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Re: Meditation and therapy

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  • Jeff Belyea
    Thanks, Jody. It seems that meditation, yoga, visualization, guided imagery, relaxation techniques and even contemporary hypnotherapy - acknowledged in 1957 by
    Message 1 of 11 , Aug 31, 2004
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      Thanks, Jody. It seems that
      meditation, yoga, visualization,
      guided imagery, relaxation
      techniques and even contemporary
      hypnotherapy - acknowledged in
      1957 by the medical establishment
      (sorry for the hold-over hippie
      vocabulary) are being blended
      more and more into "mainstream"
      therapies and overall healthcare,
      education, business and sport.

      Billions are being spent on
      these "alternative or complementary"
      approaches to well-being. And
      sometimes, they go more
      efficiently and wholistically
      to the "heart" of the matter.

      Agreed that a combination
      of good counsel and meditation
      can be the best route for some.

      However...

      The spiritual aspect of meditation
      need not get lost in its relatively
      new role in the self-help (Self-help)
      arena. Even here, it can be
      breakthrough-useful as an
      "applied metaphysics".

      God most probably doesn't
      need man's psychotherapy. (ü)

      Best,

      Jeff
    • jodyrrr
      ... wrote: [snip] ... Only when He manifests as us men (and women.) ... --jody.
      Message 2 of 11 , Aug 31, 2004
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        --- In meditationsocietyofamerica@yahoogroups.com, "Jeff Belyea"
        <jeff@m...> wrote:

        [snip]

        > The spiritual aspect of meditation
        > need not get lost in its relatively
        > new role in the self-help (Self-help)
        > arena. Even here, it can be
        > breakthrough-useful as an
        > "applied metaphysics".
        >
        > God most probably doesn't
        > need man's psychotherapy. (ü)

        Only when He manifests as us men (and women.)

        > Best,
        >
        > Jeff

        --jody.
      • Jeff Belyea
        ... Belyea ... Sure, even though we are made manifest in the image of God, what is encountered (or possibly wired into us) when manifested in this physical,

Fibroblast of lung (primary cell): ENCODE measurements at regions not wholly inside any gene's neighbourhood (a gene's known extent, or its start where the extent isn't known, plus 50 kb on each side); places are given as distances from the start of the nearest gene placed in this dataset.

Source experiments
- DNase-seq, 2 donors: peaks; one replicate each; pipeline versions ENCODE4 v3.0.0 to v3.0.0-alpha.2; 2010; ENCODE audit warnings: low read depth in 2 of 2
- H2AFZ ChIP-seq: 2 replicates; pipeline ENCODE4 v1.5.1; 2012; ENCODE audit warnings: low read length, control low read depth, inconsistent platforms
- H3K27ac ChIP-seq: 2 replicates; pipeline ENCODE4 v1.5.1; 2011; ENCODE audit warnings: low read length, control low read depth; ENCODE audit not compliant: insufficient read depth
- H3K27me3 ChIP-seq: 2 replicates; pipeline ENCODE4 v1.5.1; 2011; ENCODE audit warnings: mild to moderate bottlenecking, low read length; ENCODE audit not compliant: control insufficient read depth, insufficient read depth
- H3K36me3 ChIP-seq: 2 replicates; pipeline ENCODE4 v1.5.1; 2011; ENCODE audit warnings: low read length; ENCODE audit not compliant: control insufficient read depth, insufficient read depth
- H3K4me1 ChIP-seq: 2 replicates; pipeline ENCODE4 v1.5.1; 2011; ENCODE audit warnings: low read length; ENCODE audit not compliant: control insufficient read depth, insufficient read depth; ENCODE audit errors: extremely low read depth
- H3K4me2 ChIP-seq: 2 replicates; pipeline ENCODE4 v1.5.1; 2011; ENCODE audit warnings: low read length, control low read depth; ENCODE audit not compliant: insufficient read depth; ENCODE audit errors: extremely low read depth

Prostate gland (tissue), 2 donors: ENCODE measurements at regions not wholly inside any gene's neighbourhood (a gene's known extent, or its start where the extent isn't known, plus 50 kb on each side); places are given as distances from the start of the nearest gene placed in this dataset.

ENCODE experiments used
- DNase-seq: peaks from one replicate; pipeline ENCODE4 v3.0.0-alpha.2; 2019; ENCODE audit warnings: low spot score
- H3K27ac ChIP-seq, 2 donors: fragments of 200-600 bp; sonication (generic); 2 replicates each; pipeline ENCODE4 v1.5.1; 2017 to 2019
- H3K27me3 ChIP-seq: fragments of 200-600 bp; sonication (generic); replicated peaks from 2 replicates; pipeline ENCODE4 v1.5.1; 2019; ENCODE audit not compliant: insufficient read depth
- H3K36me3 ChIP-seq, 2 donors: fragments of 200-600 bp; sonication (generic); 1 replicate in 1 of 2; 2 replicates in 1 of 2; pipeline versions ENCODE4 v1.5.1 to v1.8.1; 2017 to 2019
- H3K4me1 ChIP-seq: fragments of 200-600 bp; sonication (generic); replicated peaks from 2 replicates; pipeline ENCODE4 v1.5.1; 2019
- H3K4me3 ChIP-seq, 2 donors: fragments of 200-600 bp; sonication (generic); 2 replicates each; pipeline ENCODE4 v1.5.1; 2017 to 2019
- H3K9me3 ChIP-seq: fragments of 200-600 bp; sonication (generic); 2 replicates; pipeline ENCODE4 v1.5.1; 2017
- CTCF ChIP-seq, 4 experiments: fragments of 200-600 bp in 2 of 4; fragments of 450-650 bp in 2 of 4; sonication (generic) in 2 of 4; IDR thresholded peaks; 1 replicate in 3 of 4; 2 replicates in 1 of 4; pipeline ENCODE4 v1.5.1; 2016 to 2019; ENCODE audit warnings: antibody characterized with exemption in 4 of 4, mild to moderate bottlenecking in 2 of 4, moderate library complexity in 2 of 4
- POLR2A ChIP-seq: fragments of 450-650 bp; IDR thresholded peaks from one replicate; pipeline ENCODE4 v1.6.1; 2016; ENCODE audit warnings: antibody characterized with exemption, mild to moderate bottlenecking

Message 3 of 11 , Aug 31, 2004
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          --- In meditationsocietyofamerica@yahoogroups.com, "jodyrrr"
          <jodyrrr@y...> wrote:
          > --- In meditationsocietyofamerica@yahoogroups.com, "Jeff
          Belyea"
          > <jeff@m...> wrote:
          >
          > [snip]
          >
          > > The spiritual aspect of meditation
          > > need not get lost in its relatively
          > > new role in the self-help (Self-help)
          > > arena. Even here, it can be
          > > breakthrough-useful as an
          > > "applied metaphysics".
          > >
          > > God most probably doesn't
          > > need man's psychotherapy. (ü)
          >
          > Only when He manifests as us men (and women.)
          >
          > > Best,
          > >
          > > Jeff
          >
          > --jody.

          Sure, even though we are
          made manifest in the image of God,
          what is encountered (or possibly
          wired into us) when manifested
          in this physical, rational form,
          is the genesis of the feeling of
          separation - what is called maya
          or illusion in some traditions; and
          the feeling that we are (our identity is)
          the manifest, rather than the spirit,
          a spark of God's own fire.

          Forgetting that we are within God,
          or being coerced out of knowing this
          (socialization - being force-fed from
          the tree of duality) is what prepares
          the ground for dark disturbing doubts -
          not only about religion or sprituality, but
          about who we are at our core.

          Meditation, at its loftiest, is one
          vehicle for dispelling the notion
          that we are separate from God.

          In meditation, either formal or
          the meditative state that a
          mountain range or a sunrise
          can provoke, we can potentially
          discover that the answer to "Who Am I"
          is not this manifest flesh and blood
          container, but rather the Self that
          is the unmanifest spirit, a play
          of consciousness, eternal,
          within God, inseparable from God.

          Enjoying the day,

          Jeff
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